The Bahamas Gaming Operators Association (BGOA) released two more reports yesterday following government’s claims about the domestic gaming industry and its comparisons to other jurisdictions, in particular state-run lotteries in other countries. These new reports continue to foreshadow a decline in the industry, decline in taxable income and a massive drop in employment in the sector if government moves ahead with its proposed taxes on the domestic gaming industry.
The BGOA’s press release stressed that the sector is not averse to increased taxation, but would like fair taxation in the face of government’s new sliding scale approach to taxing the sector.
To justify its position, the government released global gaming information that the BGOA said is not relevant given the nuances of the local gaming sector.
“The Christiansen Capital Advisors report discredits the use of state lottery monopolies as comparable to gaming houses in The Bahamas, suggesting that the decision to raise taxes on the gaming industry may have been made under false pretenses,” the BGOA release pointed out.
“The Ministry of Finance asserted that 78 percent of taxable revenue on gaming is paid to the state in Florida. However, they failed to disclose that the Florida lottery is not comparable to gaming houses in The Bahamas. It is a state-owned and operated lottery and not a private enterprise subject to taxation. Unlike gaming house operators, who employ just under 3,000 Bahamians, the employment of government lotteries, such as the Florida Lottery, is negligible. The entire sales operation is outsourced to retail businesses that act as lottery agents – convenience stores, news stands, etc. The only cost the Florida Lottery incurs for a huge sales network is five to six percent of sales commission to lottery agents.
“The Ministry of Finance has also asserted that 78 percent of taxable revenue in the United Kingdom is either paid to the state or approved charities. However, the Ministry of Finance failed to disclose that the online gaming industry in the United Kingdom, the largest in the world, is taxed at 15 percent of GGR (gross gaming revenue) or point of consumption tax. The United Kingdom Lottery is state-owned and pays no taxes.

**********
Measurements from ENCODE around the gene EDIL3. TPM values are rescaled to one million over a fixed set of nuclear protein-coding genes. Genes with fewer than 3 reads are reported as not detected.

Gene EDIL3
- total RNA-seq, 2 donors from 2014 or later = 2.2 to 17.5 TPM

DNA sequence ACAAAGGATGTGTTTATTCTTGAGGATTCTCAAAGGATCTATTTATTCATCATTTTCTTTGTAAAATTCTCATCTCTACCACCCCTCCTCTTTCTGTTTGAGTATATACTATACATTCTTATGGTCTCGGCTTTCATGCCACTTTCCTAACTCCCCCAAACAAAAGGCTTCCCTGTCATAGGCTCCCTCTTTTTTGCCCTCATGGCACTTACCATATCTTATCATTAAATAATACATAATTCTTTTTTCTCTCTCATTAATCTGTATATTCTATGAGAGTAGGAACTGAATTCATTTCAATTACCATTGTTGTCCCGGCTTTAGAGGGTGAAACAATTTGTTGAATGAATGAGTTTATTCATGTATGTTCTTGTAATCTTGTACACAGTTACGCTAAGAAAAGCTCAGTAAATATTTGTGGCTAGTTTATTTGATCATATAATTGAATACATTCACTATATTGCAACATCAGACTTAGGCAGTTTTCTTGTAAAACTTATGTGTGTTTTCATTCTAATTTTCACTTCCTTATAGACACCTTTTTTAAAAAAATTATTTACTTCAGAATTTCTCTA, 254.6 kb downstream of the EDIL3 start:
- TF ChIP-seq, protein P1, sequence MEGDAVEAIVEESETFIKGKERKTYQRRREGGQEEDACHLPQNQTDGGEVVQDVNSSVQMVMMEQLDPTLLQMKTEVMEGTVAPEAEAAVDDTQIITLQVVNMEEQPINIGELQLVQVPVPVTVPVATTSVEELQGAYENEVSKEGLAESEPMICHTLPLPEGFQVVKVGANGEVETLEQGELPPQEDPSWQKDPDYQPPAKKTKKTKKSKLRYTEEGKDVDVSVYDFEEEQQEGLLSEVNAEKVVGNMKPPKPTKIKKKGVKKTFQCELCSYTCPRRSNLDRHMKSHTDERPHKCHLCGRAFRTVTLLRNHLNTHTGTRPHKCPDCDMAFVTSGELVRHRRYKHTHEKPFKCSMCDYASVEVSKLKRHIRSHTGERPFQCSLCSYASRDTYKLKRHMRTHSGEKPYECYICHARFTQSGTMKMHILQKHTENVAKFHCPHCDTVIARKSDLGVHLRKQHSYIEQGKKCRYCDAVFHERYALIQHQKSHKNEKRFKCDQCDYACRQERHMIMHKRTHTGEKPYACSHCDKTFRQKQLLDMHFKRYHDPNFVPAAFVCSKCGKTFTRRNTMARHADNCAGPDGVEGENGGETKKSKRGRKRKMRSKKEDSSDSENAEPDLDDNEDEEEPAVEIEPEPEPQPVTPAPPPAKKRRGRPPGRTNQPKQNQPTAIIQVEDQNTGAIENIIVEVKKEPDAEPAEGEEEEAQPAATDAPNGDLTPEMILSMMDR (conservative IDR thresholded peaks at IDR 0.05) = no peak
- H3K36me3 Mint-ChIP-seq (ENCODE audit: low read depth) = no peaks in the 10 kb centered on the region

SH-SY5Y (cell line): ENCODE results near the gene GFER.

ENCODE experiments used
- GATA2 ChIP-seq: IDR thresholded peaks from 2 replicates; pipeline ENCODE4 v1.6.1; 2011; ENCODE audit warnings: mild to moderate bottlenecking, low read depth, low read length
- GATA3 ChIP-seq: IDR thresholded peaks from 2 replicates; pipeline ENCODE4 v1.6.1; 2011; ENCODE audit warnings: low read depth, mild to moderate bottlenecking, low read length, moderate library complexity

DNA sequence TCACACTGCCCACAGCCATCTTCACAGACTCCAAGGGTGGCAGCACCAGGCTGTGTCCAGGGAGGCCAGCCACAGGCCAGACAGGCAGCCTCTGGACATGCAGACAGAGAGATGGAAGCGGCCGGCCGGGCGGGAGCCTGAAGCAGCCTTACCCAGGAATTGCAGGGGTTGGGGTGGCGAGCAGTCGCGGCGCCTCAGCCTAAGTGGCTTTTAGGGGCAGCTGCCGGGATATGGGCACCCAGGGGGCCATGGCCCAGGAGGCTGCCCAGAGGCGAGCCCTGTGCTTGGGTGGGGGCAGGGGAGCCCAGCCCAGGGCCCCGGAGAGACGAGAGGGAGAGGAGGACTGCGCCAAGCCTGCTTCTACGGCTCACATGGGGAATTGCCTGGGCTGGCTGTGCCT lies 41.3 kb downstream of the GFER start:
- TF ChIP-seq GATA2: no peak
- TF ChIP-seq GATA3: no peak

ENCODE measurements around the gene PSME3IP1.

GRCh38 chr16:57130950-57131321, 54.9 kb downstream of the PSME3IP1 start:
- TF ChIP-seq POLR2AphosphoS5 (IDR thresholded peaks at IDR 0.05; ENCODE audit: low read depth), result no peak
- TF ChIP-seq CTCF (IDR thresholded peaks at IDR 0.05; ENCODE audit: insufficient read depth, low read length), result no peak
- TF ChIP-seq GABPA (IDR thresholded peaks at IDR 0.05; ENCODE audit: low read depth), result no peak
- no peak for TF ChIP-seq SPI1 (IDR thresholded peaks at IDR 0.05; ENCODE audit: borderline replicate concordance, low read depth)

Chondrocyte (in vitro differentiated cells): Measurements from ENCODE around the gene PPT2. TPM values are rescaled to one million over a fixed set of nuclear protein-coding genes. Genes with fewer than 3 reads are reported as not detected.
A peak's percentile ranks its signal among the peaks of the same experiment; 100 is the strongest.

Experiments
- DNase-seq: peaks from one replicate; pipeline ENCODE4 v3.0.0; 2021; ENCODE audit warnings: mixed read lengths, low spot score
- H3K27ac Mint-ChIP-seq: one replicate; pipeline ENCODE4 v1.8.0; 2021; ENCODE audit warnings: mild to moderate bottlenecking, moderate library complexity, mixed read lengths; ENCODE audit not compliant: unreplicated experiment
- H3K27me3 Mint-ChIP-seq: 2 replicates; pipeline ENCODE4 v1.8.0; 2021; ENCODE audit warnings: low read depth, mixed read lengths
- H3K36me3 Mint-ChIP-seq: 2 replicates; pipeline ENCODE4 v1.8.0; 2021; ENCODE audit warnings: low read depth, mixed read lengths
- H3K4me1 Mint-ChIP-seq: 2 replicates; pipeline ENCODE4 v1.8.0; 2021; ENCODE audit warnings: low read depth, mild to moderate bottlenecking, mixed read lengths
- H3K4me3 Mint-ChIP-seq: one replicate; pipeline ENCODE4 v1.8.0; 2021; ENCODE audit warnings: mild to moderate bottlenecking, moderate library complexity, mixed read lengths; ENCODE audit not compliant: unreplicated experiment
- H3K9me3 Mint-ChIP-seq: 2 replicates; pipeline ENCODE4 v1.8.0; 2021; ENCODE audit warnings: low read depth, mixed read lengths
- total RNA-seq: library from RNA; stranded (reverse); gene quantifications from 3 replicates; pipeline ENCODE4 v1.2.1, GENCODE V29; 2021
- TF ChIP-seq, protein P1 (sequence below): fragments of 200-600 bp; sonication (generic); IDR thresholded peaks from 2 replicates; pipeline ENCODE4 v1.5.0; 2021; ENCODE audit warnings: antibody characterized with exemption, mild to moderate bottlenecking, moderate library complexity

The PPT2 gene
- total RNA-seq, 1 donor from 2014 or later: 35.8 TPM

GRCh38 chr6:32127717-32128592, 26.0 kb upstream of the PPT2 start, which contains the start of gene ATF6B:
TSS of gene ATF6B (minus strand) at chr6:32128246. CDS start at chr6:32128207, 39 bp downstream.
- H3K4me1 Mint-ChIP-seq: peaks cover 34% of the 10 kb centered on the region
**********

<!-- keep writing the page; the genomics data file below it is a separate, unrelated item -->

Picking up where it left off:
“Surely, a state-owned lottery, which is not subject to taxation, is not comparable to the private licensed online gaming houses in The Bahamas, in terms of business model, capital structures and employment requirements.”
The BGOA’s two new independent reports come from international firms Christiansen Capital Advisors, LLC and Oxford Economics.
According to the BGOA, under the government’s proposed taxation model, smaller gaming houses will be forced to close up shop while larger houses will downsize and cut staff.
“Domestic gaming employs 2,753 Bahamas residents, including nearly 800 on the Family Islands,” Oxford Economic’s report states.
“When the full economic impact of the industry is considered, Oxford Economics estimates that an additional 1,130 jobs are supported in a variety of sectors throughout the country. All this activity contributes to national GDP (gross domestic product) and generates tax revenue for the government. In fact, each employee of the domestic gaming industry contributes more than $100,000 to national GDP each year.”
The Christiansen Capital Advisors, LLC report found that government’s projection of returns from the new tax regime are “based upon faulty assumptions and will not generate the expected returns”. The report notes that the new taxes will result in gross gaming revenue declines of $30.2 million to $42.2 million. The reduction in revenues will cause operators to close and others to downsize. Workers will be displaced and facilities will reduce payrolls, resulting in increased jobless benefits and decreased tax revenue. Closed and downsized facilities will mean loss of rental income, marketing and IT services to other industries